Ohio Small Ruminant Industry Report – Fall 2021

Dr. Brady Campbell, Assistant Professor, State Small Ruminant Extension Specialist

I wrote this article in September 2021 for the Mid-Ohio Shepherds Grazing Conference and now that the conference resource guide has been published, I wanted to share this updated version which also includes a recent report on lamb consumption from the American Lamb Board below. Enjoy!

For those that follow the sheep and goat industry closely, I am sure that you have noticed that prices are better more than ever. For those that haven’t followed the recent market trends, I encourage you to do so – it may spark your interest in raising sheep or goats! As I write this in mid-September, the American Sheep Industry (ASI) reports that lambs, regardless of weight, are valued at 40% – 80% more than when compared with prices from the fall of 2020. For lambs weighing 60-90 lbs. live, the nation is seeing an average price of $2.69/lb., with slaughter weight lambs (100-140 lbs.) being valued at $2.47/lb. As we move into the fall and winter months, I only foresee these price trends to increase, which has held true!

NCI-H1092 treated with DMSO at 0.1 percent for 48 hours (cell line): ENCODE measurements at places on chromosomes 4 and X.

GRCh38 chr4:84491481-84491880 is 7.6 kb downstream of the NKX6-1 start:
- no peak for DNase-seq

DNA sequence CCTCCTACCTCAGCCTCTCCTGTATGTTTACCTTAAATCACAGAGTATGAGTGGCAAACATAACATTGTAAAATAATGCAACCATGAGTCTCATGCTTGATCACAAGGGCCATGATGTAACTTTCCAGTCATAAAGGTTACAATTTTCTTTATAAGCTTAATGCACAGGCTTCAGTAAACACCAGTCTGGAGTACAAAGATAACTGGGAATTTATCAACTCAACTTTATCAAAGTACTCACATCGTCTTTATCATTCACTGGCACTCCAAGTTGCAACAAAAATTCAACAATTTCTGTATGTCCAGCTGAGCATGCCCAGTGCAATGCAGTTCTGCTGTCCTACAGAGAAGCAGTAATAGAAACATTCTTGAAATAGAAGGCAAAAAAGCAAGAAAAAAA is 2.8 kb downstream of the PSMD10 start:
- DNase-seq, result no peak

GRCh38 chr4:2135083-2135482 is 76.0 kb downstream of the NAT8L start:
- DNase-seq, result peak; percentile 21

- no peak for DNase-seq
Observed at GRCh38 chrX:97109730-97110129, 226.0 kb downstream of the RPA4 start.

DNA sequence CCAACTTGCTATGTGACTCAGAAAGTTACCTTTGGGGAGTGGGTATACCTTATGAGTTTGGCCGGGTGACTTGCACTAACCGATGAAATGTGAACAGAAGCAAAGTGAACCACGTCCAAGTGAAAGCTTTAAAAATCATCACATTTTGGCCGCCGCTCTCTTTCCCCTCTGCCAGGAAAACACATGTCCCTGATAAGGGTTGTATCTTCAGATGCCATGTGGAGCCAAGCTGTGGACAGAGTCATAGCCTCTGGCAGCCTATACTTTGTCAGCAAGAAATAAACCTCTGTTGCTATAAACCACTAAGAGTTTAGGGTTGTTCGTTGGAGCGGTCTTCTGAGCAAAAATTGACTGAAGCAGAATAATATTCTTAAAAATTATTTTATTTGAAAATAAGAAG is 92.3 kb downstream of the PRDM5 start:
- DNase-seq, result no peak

According to the latest USDA NASS report released in January of 2021, the American sheep inventory consisted of 5.17 million head with a 2020 lamb crop of 3.21 million head. These values remain unchanged from the previous report in 2020. An area in need of major improvement is the nation’s lambing rate, which according to this report was 108%. With approximately 80% of the sheep population located west of the Mississippi River, this value makes sense as rangeland flocks are presented with challenging conditions that greatly affect lamb vigor and viability. However, as we improve our management practices and production efficiency in the east, this percent is bound to improve – let’s work together to make this happen! Additionally, this report also breaks down sheep numbers based upon state and geographical region. According to the data, the largest increase in sheep production occurred east of the Mississippi River. On the goat side of things, the American goat industry consists of 2.58 million head which includes meat, milk, and fiber producing goats. Goat numbers in general saw a 3% decrease from those reported in 2020. Regardless of species, wool and fiber production saw a decrease in production ranging from 3% – 10% in 2020. This may be attributed to both a decrease in the number of available shearers and an increase in hair type breeding sheep.